• Fewer brands got more likes on Threads than on X. In our previous analysis, 13 of these 20 brands garnered more likes on the new platform; this time, only 7 did (Reuters, Vogue Magazine, USAToday, RedBull, The Guardian, The Washington Post, and BMW). The most liked post on Threads on our list was Vogue’s. The magazine announced Sofia Richie Grainge’s pregnancy and earned 2,103 likes — more than double the likes of the second most liked post on Threads (BMW, 1,030 likes), yet less than half the likes of the most liked post on X (Netflix, 4,400).
  • X posts attract more replies than Threads posts. Not only did posts generally earn more likes on X, but they also got more comments. Combined, all 20 posts got 6,821 likes and 566 replies on Threads; for comparison, the same 20 posts got a total 10,507 likes and 832 replies on X. The most commented post on X was CNN’s, who reported Biden’s intention of “targeting violent settlers in the West Bank”. It prompted 234 replies on X — that’s ~7 times as many comments as the same post got on Threads.
  • Only Netflix and BMW generated a higher engagement on X than on Threads. Although the likes and replies count is significantly higher on X across the board, the number of people that interact with the posts is really small compared to the number of followers brands have. CNN, for instance, has 62 million followers on X, yet only 227 liked its post, earning a 0.001 engagement rate. Now, the same brand got fewer likes and comments on Threads (164 and 34, respectively), but since its follower count is also significantly smaller (2.7 million), the post technically earned a higher engagement rate (0.007).
  • Reuters’ post earned the highest engagement rate on Threads. The newspage made the same post on both X and Threads, yet got a vastly different response. With the post’s 979 likes and 57 replies, and its over 800,000 followers on Threads, Reuters scored a 0.123 engagement rate — the highest of our list by far. The exact same post got 86 likes and 23 comments on X, which is not a small response in itself, but pales in comparison to people’s overwhelming response on Threads. Furthermore, Reuters’ 25+ million follower count on X meant the post’s engagement rate was just 0.0004. In other words, this specific post was 307 times more engaging on Threads than on X. Interestingly, Reuters’ post was about Elon Musk not coming out on top of a legal situation. Perhaps former X users decided to show their appreciation for the story on Threads.
table 7
Table 7.1 Brands that posted the same content on both platforms (updated)
Table 7.2
Table 7.2 Brands that posted the same content on both platforms (updated)

Conclusion

When we first started this analysis, immediately after Threads began operations, we noticed that only 10 of the 30 brands we selected posted something unique on Threads. However, the vast majority of the posts we went through generated significantly higher engagement on META’s new platform — no matter if the content itself was the same as on X.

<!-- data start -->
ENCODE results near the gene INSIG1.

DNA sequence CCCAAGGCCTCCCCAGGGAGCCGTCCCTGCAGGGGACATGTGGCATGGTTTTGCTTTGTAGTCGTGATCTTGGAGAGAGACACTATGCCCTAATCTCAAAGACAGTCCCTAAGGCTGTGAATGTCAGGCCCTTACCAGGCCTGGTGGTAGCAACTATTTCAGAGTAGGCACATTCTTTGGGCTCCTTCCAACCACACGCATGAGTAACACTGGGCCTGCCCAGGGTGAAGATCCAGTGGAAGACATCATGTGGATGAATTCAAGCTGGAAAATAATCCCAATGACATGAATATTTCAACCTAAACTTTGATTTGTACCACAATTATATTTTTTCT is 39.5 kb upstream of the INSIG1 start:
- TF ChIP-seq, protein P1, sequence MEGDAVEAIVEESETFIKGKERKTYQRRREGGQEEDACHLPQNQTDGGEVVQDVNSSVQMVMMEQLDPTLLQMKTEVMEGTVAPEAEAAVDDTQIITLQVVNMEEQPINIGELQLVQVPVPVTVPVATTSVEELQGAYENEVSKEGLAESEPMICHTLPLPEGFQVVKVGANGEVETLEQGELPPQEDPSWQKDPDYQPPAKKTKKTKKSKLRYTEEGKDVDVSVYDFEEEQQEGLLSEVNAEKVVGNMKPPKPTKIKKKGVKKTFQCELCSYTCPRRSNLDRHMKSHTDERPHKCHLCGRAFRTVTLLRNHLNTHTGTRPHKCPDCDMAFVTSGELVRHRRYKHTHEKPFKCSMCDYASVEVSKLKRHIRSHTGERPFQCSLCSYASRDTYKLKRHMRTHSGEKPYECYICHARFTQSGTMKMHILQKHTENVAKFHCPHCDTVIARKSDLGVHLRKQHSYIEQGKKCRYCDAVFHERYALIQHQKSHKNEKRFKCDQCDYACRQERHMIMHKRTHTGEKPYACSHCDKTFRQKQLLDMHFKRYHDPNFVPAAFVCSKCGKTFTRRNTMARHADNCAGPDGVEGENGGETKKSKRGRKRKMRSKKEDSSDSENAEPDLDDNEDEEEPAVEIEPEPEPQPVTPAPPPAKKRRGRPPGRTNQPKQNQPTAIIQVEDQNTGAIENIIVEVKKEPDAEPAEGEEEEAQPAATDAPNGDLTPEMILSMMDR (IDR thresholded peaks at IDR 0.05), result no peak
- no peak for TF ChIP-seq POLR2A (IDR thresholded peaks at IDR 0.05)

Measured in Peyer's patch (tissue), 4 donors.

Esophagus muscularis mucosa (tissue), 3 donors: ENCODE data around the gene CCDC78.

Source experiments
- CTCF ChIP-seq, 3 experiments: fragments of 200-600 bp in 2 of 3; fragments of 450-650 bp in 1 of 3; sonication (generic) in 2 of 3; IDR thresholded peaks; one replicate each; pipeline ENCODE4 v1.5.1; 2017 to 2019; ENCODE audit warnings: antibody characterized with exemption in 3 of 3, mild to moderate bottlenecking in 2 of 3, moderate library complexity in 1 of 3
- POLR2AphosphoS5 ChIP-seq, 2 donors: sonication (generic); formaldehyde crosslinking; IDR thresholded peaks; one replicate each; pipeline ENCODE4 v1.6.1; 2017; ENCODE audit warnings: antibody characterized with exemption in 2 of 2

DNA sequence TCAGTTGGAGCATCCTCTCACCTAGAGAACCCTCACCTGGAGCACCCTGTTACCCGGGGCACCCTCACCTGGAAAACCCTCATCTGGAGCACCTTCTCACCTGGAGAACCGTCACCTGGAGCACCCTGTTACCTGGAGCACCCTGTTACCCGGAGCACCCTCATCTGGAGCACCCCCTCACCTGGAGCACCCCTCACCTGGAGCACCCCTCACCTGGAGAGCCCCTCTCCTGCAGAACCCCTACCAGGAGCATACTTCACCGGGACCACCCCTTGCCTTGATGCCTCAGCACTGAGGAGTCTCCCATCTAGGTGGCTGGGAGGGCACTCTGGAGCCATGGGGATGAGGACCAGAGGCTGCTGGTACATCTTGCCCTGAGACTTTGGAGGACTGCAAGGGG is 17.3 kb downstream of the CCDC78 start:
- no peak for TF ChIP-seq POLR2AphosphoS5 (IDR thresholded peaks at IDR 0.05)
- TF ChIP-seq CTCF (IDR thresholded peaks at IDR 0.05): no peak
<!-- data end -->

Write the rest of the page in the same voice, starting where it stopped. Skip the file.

A month later, though, it was clear that the furor surrounding Threads was starting to wear off. Although all the brands we analyzed saw a significant increase in their number of followers, they also saw lower user engagement rates with their more recent posts.

Now, over half a year later, the numbers on Threads keep on dropping. Fewer brands are making fewer posts that get fewer likes and fewer replies. Furthermore, if the trends continue as they are, the more followers brands get on Threads, the lower the engagement rates will be. That said, Threads still has a significantly higher engagement rate than X.

We also noticed that more brands started posting the same content on both platforms. This could be due to the fact that X and Threads seem to be much too similar in terms of core features, and social media marketers determined that there’s nothing wrong with posts being nearly identical as well. Alternatively, it could also be that brands simply don’t think it’s worth the effort to tailor the content for Threads when in general they seem to reach more people and get a better response from X.

While Musk’s platform has been surrounded by controversy and lost some users recently, the brands’ overall follower count seems to be on the rise (by 3.4 million across the brands we’ve followed since the launch of Threads). Most notably, brands tend to post much more frequently on X than they do on Threads — even if their strategy is to post the same content on both platforms. In fact, six of the 30 brands we selected stopped posting altogether on Threads for at least two months.

However, that doesn’t mean that we can write Threads off just yet. It is still relatively new, and a strategy to capitalize on the unique strengths of each platform could still be in the works.  Only time will tell how these two platforms will continue to prompt engagement between users and brands. We’ll keep an eye out and be sure to bring you the data.